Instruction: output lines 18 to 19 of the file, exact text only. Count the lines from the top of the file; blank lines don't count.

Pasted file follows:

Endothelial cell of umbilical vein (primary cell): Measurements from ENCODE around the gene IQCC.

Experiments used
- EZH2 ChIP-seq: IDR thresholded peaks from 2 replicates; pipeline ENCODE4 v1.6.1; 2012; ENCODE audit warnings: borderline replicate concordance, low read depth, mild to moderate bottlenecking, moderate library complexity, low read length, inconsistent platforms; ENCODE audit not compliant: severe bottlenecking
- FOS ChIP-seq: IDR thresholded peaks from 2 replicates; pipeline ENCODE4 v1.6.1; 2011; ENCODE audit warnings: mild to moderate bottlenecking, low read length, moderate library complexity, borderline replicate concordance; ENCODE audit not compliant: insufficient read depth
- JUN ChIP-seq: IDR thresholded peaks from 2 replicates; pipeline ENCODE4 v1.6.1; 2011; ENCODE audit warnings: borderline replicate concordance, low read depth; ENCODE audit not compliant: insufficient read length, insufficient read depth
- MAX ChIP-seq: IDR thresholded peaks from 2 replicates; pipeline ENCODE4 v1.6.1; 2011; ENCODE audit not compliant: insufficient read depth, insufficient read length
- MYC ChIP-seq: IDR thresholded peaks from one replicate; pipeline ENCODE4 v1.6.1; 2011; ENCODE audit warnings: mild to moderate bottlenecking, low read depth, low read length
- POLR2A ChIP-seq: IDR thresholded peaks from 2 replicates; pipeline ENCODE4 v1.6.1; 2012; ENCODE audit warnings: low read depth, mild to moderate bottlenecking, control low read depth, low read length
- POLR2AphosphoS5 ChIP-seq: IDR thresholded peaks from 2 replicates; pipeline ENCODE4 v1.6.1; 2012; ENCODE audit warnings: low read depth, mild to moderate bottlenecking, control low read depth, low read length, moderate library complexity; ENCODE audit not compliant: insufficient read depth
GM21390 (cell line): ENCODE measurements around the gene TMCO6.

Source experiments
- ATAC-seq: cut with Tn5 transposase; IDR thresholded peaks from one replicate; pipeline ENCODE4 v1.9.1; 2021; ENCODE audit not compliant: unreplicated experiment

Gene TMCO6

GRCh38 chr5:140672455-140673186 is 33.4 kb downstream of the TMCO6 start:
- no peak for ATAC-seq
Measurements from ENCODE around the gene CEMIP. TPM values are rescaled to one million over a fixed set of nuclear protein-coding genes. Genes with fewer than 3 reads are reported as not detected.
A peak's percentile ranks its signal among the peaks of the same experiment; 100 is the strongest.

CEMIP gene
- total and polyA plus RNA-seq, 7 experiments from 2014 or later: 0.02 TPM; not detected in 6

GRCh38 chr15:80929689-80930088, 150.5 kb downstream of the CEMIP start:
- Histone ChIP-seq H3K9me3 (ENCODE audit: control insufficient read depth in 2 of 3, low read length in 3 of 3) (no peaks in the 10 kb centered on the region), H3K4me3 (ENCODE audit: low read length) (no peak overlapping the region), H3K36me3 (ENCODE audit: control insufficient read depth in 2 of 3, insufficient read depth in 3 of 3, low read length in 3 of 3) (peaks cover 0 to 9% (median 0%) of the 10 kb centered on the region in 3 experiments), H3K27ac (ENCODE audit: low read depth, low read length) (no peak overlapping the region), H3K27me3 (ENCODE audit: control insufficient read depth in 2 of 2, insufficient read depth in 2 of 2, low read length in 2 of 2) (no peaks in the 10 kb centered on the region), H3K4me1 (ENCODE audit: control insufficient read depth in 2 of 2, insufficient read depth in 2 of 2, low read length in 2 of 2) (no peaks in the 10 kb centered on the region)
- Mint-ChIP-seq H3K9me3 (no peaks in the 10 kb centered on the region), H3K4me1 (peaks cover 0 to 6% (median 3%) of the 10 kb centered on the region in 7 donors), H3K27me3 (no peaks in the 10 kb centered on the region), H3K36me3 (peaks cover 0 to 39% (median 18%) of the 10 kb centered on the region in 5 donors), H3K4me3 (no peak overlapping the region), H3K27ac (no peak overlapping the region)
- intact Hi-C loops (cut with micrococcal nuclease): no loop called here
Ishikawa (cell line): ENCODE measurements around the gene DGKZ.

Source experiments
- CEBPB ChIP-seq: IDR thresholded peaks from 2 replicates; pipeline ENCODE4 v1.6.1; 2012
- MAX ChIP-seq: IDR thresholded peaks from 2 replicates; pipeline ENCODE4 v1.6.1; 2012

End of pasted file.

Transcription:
CEMIP gene
- total and polyA plus RNA-seq, 7 experiments from 2014 or later: 0.02 TPM; not detected in 6